Nine members and associates of Gambino crime family indicted
FORT LAUDERDALE, Fla. (AP) _ Less than a month after Nicholas ``Little Nick″ Corozzo was said to have emerged as boss of the Gambino crime family, federal agents spoiled his day in the sun.
Corozzo was climbing out of the surf at a Key Biscayne resort Wednesday when federal agents came over and slapped handcuffs on him. FBI agents covered up the cuffs with towels as Corozzo and close associate Ralph Davino Jr. were led off to jail in swimsuits.
``They were just enjoying the south Florida sunshine,″ Assistant U.S. Attorney Lothar Genge said.
Davino and Corozzo, who was later seen outside the jail in designer sunglasses and a Fila tennis cap, were indicted along with seven other members and associates of the Gambino crime family, said to be novelist Mario Puzo’s inspiration for ``The Godfather.″
They were charged in a wide-ranging case of attempted murder, loan sharking and arson as the government tries to shut down the Gambino family’s south Florida operation.
Seven of the defendants were in custody and face initial court appearances today in Miami, Fort Lauderdale and New York. Federal magistrates will be asked to deny bond for most of the defendants, Genge said.
The racketeering indictment represents the first charges against Corozzo since he was reputed to have emerged last month as heir to imprisoned Gambino boss John Gotti, who is serving a life sentence for the 1985 murder of rival boss Paul Castellano.
Gotti, who has been imprisoned in Illinois since 1992, reportedly gave up control of the 200-member family to Corozzo last month under orders from leaders of New York’s four other crime clans. The Genovese, Lucchese, Colombo and Bonanno families wanted to avoid a bloody battle over their dislike of the acting Gambino boss, 31-year-old John Gotti Jr.
One of Corozzo’s top lieutenants, Leonard DiMaria, was arrested in New York on Wednesday. Both men were acquitted with Gotti on racketeering charges in 1987 in New York.
South Florida is more than a vacation spot for the Gambinos, authorities said. Corozzo, 56, also known as ``the Little Guy,″ directly supervised the family’s loan-sharking operation there, federal agents said.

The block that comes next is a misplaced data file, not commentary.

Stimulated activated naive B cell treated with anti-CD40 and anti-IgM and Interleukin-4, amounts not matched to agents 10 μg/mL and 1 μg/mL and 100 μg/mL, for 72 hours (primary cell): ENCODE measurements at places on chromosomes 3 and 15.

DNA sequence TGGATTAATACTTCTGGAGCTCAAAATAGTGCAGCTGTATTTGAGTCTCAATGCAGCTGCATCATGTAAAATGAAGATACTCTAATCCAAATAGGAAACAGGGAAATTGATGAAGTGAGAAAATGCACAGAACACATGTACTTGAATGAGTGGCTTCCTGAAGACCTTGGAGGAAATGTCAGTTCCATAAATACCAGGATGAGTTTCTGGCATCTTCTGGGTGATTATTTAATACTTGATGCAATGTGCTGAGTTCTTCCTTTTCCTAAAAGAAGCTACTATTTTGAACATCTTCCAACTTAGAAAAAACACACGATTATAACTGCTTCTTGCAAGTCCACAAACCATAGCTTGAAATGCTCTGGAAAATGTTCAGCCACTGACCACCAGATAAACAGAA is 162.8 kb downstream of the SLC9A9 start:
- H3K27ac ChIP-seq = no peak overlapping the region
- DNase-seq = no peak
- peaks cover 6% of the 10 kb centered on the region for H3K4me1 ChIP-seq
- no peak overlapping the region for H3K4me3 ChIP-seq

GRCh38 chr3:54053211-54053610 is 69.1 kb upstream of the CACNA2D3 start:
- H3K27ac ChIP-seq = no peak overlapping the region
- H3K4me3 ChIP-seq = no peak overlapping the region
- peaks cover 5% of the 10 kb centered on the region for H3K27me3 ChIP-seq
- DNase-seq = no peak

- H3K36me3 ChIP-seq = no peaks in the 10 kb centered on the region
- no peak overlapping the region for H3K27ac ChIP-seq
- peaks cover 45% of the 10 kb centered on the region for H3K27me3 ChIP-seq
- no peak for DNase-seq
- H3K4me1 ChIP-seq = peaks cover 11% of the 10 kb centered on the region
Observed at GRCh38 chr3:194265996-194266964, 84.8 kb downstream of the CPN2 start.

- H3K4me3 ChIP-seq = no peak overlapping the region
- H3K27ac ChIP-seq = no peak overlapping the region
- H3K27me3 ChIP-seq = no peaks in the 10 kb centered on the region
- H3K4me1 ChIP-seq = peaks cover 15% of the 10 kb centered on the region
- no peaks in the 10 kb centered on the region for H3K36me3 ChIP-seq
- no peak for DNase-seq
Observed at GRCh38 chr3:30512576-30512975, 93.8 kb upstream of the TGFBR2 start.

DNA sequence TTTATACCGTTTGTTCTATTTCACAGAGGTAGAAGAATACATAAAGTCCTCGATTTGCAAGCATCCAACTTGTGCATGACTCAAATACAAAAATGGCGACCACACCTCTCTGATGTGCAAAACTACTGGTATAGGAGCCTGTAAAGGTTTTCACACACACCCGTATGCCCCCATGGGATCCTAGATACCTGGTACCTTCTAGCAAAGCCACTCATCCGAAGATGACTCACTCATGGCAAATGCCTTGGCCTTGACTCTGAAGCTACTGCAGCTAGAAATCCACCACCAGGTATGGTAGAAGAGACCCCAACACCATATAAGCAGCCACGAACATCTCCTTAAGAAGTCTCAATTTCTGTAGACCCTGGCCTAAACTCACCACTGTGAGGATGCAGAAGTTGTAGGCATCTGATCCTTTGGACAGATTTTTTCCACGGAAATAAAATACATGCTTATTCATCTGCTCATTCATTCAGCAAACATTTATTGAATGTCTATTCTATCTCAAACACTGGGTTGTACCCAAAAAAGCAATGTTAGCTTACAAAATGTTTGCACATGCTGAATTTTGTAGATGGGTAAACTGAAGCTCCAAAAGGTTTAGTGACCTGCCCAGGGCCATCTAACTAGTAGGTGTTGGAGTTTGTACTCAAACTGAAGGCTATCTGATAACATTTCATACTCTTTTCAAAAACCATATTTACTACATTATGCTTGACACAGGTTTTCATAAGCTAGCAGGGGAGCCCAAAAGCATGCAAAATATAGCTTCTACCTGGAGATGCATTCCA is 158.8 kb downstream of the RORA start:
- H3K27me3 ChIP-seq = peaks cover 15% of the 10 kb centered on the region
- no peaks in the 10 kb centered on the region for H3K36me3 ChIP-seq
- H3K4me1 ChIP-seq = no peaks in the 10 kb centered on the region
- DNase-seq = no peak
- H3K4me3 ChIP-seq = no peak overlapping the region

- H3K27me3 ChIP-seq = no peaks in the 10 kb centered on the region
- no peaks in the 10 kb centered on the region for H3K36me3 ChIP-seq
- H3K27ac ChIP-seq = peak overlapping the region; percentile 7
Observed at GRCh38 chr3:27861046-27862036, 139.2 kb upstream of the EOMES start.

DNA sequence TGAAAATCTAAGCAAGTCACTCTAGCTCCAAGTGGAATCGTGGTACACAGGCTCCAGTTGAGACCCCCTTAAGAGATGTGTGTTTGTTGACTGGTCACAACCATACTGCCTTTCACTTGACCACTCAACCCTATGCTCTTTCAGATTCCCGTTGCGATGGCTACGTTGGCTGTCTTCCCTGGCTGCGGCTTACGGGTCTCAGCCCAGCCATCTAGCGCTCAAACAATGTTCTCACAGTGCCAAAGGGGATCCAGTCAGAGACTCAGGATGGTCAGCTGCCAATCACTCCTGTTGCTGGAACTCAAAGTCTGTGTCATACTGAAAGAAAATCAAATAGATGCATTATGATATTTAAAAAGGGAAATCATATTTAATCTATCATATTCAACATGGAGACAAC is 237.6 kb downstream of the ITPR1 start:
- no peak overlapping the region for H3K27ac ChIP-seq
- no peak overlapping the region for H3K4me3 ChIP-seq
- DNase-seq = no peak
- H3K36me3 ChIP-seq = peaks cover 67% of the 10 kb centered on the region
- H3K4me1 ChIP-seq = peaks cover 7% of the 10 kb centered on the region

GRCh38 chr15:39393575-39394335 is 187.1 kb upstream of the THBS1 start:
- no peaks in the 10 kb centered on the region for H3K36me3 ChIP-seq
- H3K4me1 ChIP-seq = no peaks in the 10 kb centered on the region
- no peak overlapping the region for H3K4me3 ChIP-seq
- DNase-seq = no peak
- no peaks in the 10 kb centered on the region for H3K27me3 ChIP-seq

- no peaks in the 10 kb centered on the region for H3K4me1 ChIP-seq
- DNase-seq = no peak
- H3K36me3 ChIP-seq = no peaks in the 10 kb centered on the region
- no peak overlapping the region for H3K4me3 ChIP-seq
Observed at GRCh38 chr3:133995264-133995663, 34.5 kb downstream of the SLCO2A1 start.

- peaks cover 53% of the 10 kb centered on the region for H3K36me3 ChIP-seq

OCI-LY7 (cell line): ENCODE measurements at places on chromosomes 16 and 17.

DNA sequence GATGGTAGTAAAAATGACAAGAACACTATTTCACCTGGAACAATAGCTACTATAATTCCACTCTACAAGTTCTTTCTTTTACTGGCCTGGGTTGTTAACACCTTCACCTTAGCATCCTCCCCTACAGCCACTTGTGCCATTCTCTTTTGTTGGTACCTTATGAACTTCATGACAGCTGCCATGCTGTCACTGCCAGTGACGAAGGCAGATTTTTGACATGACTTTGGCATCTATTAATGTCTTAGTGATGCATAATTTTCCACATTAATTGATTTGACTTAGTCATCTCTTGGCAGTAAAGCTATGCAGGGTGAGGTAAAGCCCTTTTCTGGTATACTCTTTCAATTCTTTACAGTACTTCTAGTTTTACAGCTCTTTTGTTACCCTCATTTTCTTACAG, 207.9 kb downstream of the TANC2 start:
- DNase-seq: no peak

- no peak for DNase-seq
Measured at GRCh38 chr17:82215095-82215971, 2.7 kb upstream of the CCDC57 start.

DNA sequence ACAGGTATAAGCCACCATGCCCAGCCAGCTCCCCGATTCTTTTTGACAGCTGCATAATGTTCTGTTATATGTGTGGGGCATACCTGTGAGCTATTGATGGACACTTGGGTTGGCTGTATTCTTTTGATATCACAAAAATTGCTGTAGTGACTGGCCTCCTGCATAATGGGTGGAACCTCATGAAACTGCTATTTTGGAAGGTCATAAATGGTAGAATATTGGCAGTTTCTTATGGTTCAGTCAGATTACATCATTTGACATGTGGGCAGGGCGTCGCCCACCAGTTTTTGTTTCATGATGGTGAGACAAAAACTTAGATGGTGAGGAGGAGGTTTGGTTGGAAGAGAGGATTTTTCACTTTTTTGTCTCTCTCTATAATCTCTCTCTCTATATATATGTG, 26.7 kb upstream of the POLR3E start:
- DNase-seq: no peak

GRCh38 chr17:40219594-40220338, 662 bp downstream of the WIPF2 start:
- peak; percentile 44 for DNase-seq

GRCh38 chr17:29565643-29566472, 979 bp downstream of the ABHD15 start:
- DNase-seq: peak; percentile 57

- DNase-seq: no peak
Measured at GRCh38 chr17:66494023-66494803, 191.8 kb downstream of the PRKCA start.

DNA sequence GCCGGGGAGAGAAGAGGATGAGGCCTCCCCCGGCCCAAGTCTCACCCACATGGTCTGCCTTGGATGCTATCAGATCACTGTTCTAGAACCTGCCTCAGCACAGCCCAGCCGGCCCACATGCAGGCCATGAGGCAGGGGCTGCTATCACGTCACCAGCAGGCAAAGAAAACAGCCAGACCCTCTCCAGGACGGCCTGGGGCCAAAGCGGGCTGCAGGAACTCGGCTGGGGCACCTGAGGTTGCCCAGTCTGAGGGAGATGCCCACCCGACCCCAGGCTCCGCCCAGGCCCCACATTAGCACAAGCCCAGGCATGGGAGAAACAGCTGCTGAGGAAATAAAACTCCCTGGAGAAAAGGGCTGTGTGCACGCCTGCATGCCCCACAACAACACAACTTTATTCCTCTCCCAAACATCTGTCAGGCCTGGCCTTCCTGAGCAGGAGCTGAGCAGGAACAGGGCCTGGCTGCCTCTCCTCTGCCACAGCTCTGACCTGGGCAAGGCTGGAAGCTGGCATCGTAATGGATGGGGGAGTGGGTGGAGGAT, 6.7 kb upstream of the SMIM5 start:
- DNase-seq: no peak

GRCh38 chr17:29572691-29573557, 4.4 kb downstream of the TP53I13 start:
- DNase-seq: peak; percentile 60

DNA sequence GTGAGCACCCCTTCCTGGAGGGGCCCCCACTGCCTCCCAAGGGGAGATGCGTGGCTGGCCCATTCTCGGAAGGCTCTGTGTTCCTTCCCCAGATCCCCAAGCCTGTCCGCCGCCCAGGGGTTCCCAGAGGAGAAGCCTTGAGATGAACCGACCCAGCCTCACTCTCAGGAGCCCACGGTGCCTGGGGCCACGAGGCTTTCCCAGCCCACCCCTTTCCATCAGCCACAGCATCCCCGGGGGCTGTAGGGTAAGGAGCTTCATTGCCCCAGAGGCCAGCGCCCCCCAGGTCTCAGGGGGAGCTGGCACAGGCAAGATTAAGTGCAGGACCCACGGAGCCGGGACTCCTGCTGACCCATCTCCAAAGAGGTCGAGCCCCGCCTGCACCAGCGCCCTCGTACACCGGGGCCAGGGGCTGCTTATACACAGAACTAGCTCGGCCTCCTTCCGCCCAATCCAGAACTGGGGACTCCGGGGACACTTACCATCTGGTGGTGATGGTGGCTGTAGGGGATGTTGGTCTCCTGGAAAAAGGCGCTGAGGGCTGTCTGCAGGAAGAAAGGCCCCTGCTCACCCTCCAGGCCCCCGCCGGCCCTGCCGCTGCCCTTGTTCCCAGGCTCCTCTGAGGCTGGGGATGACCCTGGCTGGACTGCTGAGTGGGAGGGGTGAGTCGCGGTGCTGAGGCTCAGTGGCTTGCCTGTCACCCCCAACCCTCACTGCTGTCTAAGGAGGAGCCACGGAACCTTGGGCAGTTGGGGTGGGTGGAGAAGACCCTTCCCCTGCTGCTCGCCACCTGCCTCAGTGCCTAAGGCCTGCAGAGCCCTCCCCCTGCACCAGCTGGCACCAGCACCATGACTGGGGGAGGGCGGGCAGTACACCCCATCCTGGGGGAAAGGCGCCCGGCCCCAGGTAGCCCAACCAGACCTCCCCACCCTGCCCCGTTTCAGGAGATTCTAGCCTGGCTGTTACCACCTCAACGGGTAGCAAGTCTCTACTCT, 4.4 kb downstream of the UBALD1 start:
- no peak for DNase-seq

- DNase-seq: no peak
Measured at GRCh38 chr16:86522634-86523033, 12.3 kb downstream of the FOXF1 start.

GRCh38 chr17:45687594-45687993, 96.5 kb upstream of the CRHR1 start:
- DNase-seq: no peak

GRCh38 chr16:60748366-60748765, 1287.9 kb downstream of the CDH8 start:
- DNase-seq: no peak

According to the indictment, the Gambinos ran the operation out of EZ Check Cashing in Deerfield Beach, where loans were extended with credit rates of 2 to 5 percent a week _ or up to 260 percent a year.
``South Florida historically was always viewed as an open area where all of the families could operate,″ Genge said. The Gambino family was ``certainly attempting to get a stronger foothold in Florida. That’s what this indictment is all about.″
Other crimes associated with EZ Check Cashing, according to the indictment, include:
_The attempted murder of Louis Maione, a federal informant suspected of skimming some of the loan-sharking interest payments from the Gambino family.
_Setting fire to a Boynton Beach copying business in retaliation for the owner’s testimony against one of the defendants in a criminal case.
_Threatening to murder a witness and concealing incriminating evidence.
_Transportation of stolen designer sunglasses for sale in southern Florida.
Also indicted and arrested Wednesday was David Furman, 30, at his home in Deerfield Beach. Sydney Alwais, 60, and his son David, 30, of Boca Raton, surrendered at the U.S. Attorney’s Office in Fort Lauderdale.
Anthony Ruggiano Jr., accused with Davino, 53, and DiMaria, 55, of relaying Corozzo’s orders to the family’s south Florida crew, was already in prison in New York on an unrelated charge.
Salvatore Pecchio, 42, of Sunrise surrendered late Wednesday or early today. Agents were still looking for Robert Engel, 42, of New York.
In addition to other charges, all nine face a racketeering count, which carries a possible 20-year sentence, and fines could run as high as $4 million each.
Messages left with several New York lawyers who have represented Gambino figures in the past were not immediately returned.
The Gambino family enterprise Corozzo inherited is still reputed to be a major crime organization, but not nearly as powerful as when John Gotti was at the helm, organized crime experts say.
Once the largest and most influential criminal family with operations from New York to Las Vegas, the Gambinos have lost 11 of their 21 crews, which run regional operations.
``This takes care of their south Florida crew,″ Genge said.